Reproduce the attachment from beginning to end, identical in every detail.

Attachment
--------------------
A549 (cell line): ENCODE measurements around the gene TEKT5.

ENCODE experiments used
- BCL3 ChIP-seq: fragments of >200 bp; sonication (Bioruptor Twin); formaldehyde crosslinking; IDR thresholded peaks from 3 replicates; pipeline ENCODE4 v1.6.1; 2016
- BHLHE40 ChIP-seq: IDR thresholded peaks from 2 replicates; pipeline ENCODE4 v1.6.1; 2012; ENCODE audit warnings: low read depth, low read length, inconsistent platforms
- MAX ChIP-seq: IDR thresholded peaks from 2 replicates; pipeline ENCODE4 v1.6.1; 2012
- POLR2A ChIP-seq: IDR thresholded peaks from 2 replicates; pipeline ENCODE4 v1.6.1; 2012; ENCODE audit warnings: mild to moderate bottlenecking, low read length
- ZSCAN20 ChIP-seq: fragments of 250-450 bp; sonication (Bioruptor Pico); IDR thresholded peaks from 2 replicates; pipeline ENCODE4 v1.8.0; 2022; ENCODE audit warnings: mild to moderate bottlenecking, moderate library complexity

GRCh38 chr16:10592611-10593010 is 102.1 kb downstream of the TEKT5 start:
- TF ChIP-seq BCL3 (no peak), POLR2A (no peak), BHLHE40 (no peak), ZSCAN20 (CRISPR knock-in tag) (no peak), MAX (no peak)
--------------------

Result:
A549 (cell line): ENCODE measurements around the gene TEKT5.

ENCODE experiments used
- BCL3 ChIP-seq: fragments of >200 bp; sonication (Bioruptor Twin); formaldehyde crosslinking; IDR thresholded peaks from 3 replicates; pipeline ENCODE4 v1.6.1; 2016
- BHLHE40 ChIP-seq: IDR thresholded peaks from 2 replicates; pipeline ENCODE4 v1.6.1; 2012; ENCODE audit warnings: low read depth, low read length, inconsistent platforms
- MAX ChIP-seq: IDR thresholded peaks from 2 replicates; pipeline ENCODE4 v1.6.1; 2012
- POLR2A ChIP-seq: IDR thresholded peaks from 2 replicates; pipeline ENCODE4 v1.6.1; 2012; ENCODE audit warnings: mild to moderate bottlenecking, low read length
- ZSCAN20 ChIP-seq: fragments of 250-450 bp; sonication (Bioruptor Pico); IDR thresholded peaks from 2 replicates; pipeline ENCODE4 v1.8.0; 2022; ENCODE audit warnings: mild to moderate bottlenecking, moderate library complexity

GRCh38 chr16:10592611-10593010 is 102.1 kb downstream of the TEKT5 start:
- TF ChIP-seq BCL3 (no peak), POLR2A (no peak), BHLHE40 (no peak), ZSCAN20 (CRISPR knock-in tag) (no peak), MAX (no peak)